I have been absent from this blog for months. Although I have not been ill in the traditional sense, I have been suffering from the painful malady I call Reader’s Block. You may call it by a different name, but if you’ve had it, your symptoms are probably like mine:
Inability to read a complete sentence;
Inability to focus on a page;
Inability to process or remember what you think you have read;
Opening the book on your nightstand and immediately falling asleep;
Giving up opening books at all;
Deciding books make pretty good coasters; and finally
Avoiding print material altogether.
Concurrently, I noticed I was having increased difficulty with word and concept retrieval. When I actually could form an idea, I couldn’t find the words to describe it. Not only were there no new ideas coming in to my head, but there seemed to be nothing coming out of it either.
I thought reading on my iPad might help. Instead, the symptoms became worse. When I couldn’t follow a sentence, I would too easily skip to web surfing and video games. My score on Bubble Mania became inversely proportional to the number of books I attempted to read.
My father, an octogenarian and still avid reader, is convinced our nation is suffering from a collective lack of focus caused entirely by our use of electronics. Nothing requires sustained attention anymore. We flip among channels and coast through web pages, spending only the seconds required to gather a general idea of content without exploring depth. Even our communication has been reduced to one lined tweets and instant messages. It’s no wonder, he explained, that reading has become difficult. We have forgotten how to concentrate, to analyze, even to think.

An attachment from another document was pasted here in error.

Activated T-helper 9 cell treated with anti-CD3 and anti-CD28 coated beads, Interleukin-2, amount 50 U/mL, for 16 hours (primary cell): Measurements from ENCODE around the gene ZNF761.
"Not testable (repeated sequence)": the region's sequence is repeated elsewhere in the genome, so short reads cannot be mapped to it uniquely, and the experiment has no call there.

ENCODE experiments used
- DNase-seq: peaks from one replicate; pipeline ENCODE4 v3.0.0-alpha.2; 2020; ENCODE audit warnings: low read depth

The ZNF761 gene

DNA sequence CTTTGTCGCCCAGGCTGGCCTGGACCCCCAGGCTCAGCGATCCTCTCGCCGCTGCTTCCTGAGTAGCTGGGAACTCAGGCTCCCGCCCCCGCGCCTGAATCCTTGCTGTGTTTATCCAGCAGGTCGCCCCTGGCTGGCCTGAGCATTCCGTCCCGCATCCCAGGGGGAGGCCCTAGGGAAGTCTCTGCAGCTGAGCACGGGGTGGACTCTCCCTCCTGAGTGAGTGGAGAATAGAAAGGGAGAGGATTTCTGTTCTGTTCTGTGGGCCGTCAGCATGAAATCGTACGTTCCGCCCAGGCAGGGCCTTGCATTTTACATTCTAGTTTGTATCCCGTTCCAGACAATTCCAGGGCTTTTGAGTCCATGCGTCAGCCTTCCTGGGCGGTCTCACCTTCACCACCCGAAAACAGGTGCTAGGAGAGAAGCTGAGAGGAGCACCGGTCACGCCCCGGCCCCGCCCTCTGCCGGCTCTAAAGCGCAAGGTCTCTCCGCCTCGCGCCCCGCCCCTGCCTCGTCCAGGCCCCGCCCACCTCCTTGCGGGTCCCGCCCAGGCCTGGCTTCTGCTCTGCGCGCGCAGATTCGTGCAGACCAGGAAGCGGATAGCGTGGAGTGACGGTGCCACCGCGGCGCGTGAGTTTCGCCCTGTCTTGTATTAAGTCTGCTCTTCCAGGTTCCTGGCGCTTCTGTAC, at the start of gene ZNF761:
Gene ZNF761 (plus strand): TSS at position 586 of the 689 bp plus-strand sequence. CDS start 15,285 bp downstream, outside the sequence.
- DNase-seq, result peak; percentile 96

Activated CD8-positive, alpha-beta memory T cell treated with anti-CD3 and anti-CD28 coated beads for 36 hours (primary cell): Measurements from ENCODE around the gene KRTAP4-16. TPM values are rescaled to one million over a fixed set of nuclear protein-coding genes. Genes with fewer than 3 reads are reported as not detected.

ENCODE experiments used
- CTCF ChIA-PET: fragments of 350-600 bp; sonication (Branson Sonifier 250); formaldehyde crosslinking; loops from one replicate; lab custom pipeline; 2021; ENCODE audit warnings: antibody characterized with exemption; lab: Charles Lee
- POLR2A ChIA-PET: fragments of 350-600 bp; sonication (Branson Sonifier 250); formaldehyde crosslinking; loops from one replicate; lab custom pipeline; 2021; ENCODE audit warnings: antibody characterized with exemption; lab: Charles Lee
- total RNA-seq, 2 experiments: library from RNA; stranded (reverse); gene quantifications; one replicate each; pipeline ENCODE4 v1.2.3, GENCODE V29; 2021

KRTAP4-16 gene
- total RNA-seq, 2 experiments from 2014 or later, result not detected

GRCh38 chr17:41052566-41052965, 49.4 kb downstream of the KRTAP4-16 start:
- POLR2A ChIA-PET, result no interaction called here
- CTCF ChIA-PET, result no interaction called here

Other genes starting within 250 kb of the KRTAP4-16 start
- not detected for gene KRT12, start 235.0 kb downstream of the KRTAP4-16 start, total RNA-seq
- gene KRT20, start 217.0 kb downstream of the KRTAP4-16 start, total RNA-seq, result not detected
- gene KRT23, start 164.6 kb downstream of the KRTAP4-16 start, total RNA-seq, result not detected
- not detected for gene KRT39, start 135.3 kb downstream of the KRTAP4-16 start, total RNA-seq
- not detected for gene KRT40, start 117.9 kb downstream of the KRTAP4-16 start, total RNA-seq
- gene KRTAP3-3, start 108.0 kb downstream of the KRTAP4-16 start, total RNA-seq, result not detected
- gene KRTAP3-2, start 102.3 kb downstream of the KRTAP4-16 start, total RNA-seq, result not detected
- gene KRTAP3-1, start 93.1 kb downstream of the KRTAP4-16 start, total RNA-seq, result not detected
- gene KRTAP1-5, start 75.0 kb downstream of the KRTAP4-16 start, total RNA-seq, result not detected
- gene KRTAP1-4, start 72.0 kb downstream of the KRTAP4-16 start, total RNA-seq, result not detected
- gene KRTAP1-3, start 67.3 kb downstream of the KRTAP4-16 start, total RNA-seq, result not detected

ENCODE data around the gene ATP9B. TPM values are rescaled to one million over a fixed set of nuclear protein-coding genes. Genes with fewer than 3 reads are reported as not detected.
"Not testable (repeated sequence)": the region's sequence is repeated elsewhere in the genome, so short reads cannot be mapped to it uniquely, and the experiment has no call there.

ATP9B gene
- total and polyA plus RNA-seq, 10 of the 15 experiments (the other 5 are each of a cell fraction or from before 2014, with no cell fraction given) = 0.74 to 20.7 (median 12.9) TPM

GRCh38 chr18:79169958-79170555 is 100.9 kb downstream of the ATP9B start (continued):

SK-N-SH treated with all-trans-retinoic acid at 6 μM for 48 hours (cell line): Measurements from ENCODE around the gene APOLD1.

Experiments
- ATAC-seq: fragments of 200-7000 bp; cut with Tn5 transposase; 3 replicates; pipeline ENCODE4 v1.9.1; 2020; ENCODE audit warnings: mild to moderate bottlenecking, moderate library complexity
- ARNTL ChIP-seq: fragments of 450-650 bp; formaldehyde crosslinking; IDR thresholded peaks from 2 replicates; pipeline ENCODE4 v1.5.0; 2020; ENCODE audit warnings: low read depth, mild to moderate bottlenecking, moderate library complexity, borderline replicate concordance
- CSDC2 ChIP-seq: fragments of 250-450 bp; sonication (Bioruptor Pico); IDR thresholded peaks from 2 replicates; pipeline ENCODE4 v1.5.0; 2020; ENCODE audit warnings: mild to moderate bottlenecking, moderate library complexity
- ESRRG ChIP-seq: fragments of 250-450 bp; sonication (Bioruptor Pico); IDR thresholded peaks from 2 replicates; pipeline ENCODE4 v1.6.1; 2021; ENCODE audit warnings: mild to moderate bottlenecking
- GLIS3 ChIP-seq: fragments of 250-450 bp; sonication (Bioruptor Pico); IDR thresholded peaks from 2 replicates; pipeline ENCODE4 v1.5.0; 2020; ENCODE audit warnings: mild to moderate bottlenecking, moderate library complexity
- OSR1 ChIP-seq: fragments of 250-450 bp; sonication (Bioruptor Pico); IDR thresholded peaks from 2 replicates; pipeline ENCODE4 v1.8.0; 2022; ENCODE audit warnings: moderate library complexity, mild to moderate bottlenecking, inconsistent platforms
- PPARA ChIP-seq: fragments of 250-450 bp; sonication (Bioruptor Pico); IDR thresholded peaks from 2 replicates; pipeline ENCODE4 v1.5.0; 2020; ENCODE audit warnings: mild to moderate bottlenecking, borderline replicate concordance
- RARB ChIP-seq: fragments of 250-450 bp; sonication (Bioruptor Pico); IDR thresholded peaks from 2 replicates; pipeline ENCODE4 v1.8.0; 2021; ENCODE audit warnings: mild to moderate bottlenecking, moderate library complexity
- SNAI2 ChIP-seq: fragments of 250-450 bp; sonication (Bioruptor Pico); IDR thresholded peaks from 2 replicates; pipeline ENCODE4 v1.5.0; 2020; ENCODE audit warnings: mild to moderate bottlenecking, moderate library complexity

And so, determined to cure myself of this malady, I deleted all of the time wasting games from my iPad. In fact, I decided not to read on the iPad at all, restricting myself to hard copies or my Nook simple touch (which does not allow web access). I set the kitchen timer each day for a proscribed reading period, beginning with five minutes, hoping that the time would naturally increase. When I found something difficult to read, I made myself annotate and connect ideas (remember high school English?) to force myself to focus. I refused to turn immediately to Google when I couldn’t pull up a fact, instead forcing my brain cells to try and remember things on their own. Finally, I selected three specific books designed to pull me from the reading doldrums. (You can read about them above.)
Thankfully, my prescription worked. I finally can read again without the timer. Sometimes I gloss over a paragraph without processing the words, but I can usually make myself go back to focus on the words and meaning. That paragraph leads to the next paragraph and the next, and before I know it I have finished a chapter. As far as the word retrieval issue, that’s still pretty dicey at times. I suppose it could be age related, but I prefer to believe my reading regimen will help bring the words back to me.